Former Iraqi Prime Minister Nouri al-Maliki said his parliamentary bloc of 60 lawmakers is withdrawing support from his rival and successor, current Prime Minister Haidar al-Abadi, and Abadi's program to reform Iraq's bureaucracy.
Maliki's attempt to derail Abadi's political reform program and possibly unseat him, as well, comes at a time of great regional uncertainty, as both the U.S. and Russia remain at loggerheads in the battle against Islamic State militants.
Iran and its Shi'ite militia allies have publicly criticized the U.S. over its efficacy in targeting Islamic State militants in Iraq and some have openly supported a rival security sharing alliance with Russia.
FILE - Iraqi Prime Minister Haider al-Abadi addresses the media during a news conference.
Abadi has not opposed the deal, although U.S. Joint Chiefs of Staff Chairman General Joseph Dunford said recently that Iraq's prime minister and defense minister had told him they were not seeking Russian military help against the Islamist militants.
Maliki, who has close ties to Iran, is also said to oppose a stronger role for U.S. forces in the battle against the Islamic State group.
Qais al-Khazali, pro-Iranian militia commander and an ally of Maliki, said Tuesday he thought the U.S. was not very useful in combating the Islamic State group and that he preferred Russian help.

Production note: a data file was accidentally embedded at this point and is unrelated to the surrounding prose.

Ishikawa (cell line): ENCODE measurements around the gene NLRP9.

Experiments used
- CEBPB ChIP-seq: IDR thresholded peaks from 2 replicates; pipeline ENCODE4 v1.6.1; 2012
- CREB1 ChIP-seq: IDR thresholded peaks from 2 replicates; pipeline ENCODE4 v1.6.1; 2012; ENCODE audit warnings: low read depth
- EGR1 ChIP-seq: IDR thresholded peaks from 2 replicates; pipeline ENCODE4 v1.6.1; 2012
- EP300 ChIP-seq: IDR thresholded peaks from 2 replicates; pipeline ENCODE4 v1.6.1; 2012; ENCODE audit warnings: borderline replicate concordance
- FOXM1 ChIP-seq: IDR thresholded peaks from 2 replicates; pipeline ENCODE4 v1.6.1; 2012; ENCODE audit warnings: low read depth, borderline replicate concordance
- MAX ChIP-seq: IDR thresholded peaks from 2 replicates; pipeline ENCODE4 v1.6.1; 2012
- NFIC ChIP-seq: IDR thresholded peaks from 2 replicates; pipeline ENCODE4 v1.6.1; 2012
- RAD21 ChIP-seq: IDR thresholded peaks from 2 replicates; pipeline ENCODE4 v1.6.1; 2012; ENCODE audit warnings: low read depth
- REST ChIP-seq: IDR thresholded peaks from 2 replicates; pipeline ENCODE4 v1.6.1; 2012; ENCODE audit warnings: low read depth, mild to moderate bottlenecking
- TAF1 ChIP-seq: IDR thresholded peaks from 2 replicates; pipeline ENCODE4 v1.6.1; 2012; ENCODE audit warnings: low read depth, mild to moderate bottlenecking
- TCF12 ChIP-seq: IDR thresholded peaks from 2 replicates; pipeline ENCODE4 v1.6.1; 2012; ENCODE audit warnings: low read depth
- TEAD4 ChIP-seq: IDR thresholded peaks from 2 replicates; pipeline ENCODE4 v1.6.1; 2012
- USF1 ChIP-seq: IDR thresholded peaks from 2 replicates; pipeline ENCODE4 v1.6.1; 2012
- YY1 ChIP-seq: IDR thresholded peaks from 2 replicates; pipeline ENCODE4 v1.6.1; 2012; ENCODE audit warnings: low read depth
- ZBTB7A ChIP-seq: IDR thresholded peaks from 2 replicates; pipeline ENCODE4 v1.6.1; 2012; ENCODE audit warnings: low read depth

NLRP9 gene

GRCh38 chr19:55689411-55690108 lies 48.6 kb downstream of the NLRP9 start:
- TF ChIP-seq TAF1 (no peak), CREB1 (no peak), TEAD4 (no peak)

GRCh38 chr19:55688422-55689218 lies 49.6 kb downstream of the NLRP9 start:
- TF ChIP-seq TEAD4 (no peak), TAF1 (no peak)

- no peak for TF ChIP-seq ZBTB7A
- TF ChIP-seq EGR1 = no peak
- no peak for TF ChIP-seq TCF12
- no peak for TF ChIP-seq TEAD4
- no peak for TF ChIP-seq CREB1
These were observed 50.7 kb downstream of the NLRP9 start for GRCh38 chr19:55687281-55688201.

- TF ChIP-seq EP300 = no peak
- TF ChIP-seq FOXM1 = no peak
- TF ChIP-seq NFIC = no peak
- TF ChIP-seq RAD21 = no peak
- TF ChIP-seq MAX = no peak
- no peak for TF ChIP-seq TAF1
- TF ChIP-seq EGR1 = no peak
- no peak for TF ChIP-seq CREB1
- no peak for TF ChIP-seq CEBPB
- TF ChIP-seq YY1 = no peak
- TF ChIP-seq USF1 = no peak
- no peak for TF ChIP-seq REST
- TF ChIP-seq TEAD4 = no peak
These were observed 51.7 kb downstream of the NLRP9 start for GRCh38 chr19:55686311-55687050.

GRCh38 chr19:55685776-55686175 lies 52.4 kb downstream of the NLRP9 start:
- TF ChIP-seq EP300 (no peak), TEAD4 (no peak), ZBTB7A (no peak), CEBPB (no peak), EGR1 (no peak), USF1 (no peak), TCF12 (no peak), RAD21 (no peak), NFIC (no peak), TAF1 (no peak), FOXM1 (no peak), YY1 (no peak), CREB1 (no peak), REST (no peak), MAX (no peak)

Khazali claims the U.S. and its 60 coalition partners often do not hit the most important Islamic State targets and frequently drag their feet with requested airstrikes, while Russia is hitting and destroying IS targets in Syria quickly and efficiently.
Wednesday, Prime Minister Abadi defended his reform program, taking an oblique stab at his rivals, including Maliki, claiming that they were protecting their own interests.
He said his reform program hurts the interests of some politicians, including their large security cortèges, and Iraq can no longer afford to pay for such luxuries (given the recent drop in oil prices).
Sheik Hamid Ma'idi Saidi, spokesman for Shi'ite leader Ammar Hakim, an ally of Maliki in parliament, told al Arabiya TV that some politicians are “worried” about Abadi's reform program and want “more dialogue” in its implementation, but that they are “not withdrawing support for him.”
James Denselow of the Foreign Policy Center in London told VOA he does not believe that Maliki currently has an Iranian "green light" to oust Abadi.
FILE - Iraqi Shiite fighters from the Popular Mobilisation units, fighting alongside Iraqi government forces, display, upside down, the flag of the Islamic State (IS) group during a military operation aimed at the centre of Baiji, Iraq, Oct. 19, 2015.
“I think this is more about Maliki's personal ambitions than it is about Abadi's ability to be a flexible pragmatist. I think he's shown an ability to accommodate the pressures from various sides to date and he still seems to have the Iranians and their militias on board," Denselow said.
However, gulf analyst Theodore Karasik disagrees, arguing that he thinks Maliki's “withdrawal of his support (from Abadi) has Iran's backing or even orders.”
Abadi “is caught between Russia and the U.S.,” as well as the Iraqi Shi'ite militias, Karasik said.